Spiked Peaches with Grilled Pound Cake

Jump to recipe

Come August, peaches are ready for their close up. The market bins overflow with the colorful, fragrant fruit, and I find it hard to resist their call. Just this week, I took home peaches almost as large as softballs and every bite was sweet and juicy. Although I love making sangria out of them, they are almost too good for that right now.

Perhaps that’s why I had repeat visions of a simply beautiful dessert by Chef Karen Valentine at Christopher Place Resort near the Smoky Mountains a few weeks ago. Out came a plate with buttered grilled pound cake and a small mound of sliced peaches macerated with peach schnapps and brown sugar. Both were snuggling up to a baby-sized scoop of vanilla ice cream, which looked small but turned out to be just the right amount of cool creaminess without overwhelming the other mild buttery flavors. She pulled it all together with a drizzle of balsamic reduction.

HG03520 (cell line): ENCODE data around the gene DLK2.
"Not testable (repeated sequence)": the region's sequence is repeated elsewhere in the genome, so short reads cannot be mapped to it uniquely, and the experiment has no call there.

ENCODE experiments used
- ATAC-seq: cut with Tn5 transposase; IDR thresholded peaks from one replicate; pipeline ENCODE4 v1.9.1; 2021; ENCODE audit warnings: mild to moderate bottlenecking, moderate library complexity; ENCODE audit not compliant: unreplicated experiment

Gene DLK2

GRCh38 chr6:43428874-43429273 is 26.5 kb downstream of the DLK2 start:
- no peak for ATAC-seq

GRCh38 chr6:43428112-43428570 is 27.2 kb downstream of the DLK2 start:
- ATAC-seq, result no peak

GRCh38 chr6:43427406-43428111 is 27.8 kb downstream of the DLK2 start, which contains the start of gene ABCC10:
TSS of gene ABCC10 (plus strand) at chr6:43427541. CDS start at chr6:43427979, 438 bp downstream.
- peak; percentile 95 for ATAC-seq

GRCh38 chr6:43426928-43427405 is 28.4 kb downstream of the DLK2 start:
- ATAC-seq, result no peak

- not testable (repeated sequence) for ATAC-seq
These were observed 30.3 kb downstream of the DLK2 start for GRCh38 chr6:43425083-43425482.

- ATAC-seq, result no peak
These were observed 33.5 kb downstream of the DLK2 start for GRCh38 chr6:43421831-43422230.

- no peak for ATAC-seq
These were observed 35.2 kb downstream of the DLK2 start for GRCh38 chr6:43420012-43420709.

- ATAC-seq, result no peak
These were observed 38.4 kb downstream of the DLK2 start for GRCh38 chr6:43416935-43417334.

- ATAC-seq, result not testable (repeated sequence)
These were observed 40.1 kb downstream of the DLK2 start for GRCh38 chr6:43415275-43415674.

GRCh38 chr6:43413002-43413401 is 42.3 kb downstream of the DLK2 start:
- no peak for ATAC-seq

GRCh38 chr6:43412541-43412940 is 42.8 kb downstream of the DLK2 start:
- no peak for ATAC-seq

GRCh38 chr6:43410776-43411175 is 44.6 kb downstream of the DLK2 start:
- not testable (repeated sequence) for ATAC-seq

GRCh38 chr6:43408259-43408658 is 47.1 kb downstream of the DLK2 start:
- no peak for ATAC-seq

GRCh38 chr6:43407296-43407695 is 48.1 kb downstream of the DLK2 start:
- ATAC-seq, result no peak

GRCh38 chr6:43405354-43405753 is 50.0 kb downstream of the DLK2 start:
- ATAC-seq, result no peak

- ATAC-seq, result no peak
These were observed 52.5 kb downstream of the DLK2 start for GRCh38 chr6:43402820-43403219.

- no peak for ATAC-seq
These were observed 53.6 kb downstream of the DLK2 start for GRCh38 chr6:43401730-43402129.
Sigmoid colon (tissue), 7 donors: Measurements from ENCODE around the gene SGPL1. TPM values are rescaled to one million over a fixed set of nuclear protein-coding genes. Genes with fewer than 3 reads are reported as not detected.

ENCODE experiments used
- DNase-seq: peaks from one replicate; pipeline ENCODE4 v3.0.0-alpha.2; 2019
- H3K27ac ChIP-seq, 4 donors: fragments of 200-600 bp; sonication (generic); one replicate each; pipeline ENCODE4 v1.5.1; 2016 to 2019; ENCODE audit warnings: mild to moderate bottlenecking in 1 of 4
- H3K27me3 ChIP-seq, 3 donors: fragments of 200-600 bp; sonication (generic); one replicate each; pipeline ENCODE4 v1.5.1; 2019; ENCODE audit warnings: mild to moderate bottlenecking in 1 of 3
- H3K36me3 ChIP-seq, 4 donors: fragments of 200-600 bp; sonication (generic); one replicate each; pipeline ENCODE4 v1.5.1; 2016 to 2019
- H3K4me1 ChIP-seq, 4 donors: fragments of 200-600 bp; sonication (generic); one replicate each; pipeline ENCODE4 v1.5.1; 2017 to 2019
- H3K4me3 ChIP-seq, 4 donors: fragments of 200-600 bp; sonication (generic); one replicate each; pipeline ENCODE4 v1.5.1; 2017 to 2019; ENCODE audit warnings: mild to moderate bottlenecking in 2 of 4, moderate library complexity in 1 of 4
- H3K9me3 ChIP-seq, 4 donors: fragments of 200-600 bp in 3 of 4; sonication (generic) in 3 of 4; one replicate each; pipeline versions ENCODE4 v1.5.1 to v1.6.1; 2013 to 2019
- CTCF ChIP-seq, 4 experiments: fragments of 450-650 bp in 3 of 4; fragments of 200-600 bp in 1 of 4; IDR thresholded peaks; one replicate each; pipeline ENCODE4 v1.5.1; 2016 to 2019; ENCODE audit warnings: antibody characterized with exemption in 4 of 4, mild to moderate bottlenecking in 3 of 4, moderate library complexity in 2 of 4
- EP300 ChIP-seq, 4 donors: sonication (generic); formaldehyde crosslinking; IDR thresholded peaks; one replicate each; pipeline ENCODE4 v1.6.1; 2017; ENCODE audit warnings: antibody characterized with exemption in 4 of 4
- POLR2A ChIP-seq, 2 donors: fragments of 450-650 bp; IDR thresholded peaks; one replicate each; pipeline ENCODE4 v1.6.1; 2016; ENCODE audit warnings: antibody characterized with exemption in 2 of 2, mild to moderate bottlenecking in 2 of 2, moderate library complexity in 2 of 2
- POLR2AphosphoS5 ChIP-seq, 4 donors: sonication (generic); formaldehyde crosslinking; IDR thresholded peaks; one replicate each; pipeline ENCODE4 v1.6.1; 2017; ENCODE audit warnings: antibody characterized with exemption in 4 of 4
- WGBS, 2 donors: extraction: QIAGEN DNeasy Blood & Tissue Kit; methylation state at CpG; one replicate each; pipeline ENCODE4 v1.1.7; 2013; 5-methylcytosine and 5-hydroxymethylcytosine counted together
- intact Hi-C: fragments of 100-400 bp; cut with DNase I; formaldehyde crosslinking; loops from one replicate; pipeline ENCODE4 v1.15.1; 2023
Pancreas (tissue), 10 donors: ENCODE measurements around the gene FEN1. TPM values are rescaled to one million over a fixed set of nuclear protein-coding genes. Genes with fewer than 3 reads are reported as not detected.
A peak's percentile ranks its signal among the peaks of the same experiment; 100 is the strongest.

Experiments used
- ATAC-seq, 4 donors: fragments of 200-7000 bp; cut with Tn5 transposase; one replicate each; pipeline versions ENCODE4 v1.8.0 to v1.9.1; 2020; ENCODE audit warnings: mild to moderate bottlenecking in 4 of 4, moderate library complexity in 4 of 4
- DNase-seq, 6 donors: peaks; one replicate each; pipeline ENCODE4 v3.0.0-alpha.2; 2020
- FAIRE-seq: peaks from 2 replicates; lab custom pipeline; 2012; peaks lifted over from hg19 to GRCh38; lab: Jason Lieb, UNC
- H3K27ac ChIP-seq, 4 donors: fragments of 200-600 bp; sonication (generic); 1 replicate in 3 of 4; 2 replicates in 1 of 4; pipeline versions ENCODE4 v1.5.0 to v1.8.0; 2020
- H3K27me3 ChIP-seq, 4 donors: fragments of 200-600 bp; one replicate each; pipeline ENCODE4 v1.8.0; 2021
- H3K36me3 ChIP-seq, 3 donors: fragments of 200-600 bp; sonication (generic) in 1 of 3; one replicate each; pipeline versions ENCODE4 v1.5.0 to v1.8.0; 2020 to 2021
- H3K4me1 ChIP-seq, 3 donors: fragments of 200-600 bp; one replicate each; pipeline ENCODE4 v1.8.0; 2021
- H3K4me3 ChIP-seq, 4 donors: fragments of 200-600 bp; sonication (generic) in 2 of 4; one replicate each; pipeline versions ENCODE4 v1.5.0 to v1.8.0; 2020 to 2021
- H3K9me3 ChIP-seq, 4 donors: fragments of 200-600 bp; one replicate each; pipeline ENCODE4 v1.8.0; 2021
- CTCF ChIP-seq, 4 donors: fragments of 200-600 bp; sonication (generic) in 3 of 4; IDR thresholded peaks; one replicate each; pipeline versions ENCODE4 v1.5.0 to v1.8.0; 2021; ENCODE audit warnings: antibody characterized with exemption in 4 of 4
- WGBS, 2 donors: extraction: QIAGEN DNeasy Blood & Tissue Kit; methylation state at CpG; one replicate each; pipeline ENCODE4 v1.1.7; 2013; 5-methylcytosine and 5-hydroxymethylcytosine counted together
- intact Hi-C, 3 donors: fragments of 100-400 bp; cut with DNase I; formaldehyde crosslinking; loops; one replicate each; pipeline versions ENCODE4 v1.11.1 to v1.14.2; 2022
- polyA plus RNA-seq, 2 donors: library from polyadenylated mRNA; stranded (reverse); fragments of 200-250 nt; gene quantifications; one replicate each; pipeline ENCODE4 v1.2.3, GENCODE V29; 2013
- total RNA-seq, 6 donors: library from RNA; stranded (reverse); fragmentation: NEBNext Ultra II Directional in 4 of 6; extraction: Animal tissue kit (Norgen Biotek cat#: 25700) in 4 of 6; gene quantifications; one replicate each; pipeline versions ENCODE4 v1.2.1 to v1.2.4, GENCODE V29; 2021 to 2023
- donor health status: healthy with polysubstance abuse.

It in its simple, flavorful beauty, it paid tribute to the classic Italian approach to desserts, which is often fruit only or fruit forward, featuring seasonal fruit sometimes soaked in syrup or liqueur. Although cake and ice cream wouldn’t be typical after a big multi-course meal, they offer complementary flavor and nicely contrasting textures.

Peaches might seem like an Italian fruit, but the tree is originally from China. The sweet orbs made their way to Persia (which is how they got their name, Persian Apple) and were then imported by the Romans. Later they made their way to the new world. And I am grateful for that.

Right now, they are ubiquitous and amazing, so I set out to recreate Chef Valentine’s dessert. The beauty of it is that you can simplify it and pull it together in no time with store-bought cake if you like. If you need a gluten-free dessert, you can macerate the peach mixture in wine or cognac, and it is wonderful on its own or with ice cream or gelato without the cake.

Although it seems like we are drowning in peaches at the moment, they will be gone before we know it (I already see the apples creeping into their space at the market—not that I mind, I’m just not ready). Enjoy their spectacular flavor early and often. Here, plus in that sangria, too.




This site uses Akismet to reduce spam. Learn how your comment data is processed.